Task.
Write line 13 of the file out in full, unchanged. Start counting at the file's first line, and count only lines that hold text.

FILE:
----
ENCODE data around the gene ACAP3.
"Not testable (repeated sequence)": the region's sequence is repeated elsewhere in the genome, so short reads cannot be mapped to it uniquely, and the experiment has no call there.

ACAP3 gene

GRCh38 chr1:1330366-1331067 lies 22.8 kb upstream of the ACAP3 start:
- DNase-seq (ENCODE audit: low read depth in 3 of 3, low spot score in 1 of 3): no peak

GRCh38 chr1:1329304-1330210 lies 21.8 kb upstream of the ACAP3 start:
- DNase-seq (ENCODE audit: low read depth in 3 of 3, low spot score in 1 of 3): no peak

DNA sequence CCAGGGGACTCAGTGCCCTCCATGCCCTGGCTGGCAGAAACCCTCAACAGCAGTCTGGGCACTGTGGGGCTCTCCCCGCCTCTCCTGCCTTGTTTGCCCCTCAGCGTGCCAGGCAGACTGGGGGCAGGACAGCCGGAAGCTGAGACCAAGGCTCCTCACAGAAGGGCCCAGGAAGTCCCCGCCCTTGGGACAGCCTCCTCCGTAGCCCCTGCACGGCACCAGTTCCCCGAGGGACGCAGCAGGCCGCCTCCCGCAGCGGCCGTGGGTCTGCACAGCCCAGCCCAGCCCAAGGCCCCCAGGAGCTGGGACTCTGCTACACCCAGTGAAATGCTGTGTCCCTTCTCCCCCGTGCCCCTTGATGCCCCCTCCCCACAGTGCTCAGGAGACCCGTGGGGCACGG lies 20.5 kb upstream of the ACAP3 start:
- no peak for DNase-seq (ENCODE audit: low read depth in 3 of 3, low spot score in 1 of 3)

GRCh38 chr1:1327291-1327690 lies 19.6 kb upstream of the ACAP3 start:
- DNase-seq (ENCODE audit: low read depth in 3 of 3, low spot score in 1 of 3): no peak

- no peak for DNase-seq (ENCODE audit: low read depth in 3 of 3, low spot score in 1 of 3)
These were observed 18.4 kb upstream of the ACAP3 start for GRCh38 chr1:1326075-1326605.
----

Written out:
These were observed 18.4 kb upstream of the ACAP3 start for GRCh38 chr1:1326075-1326605.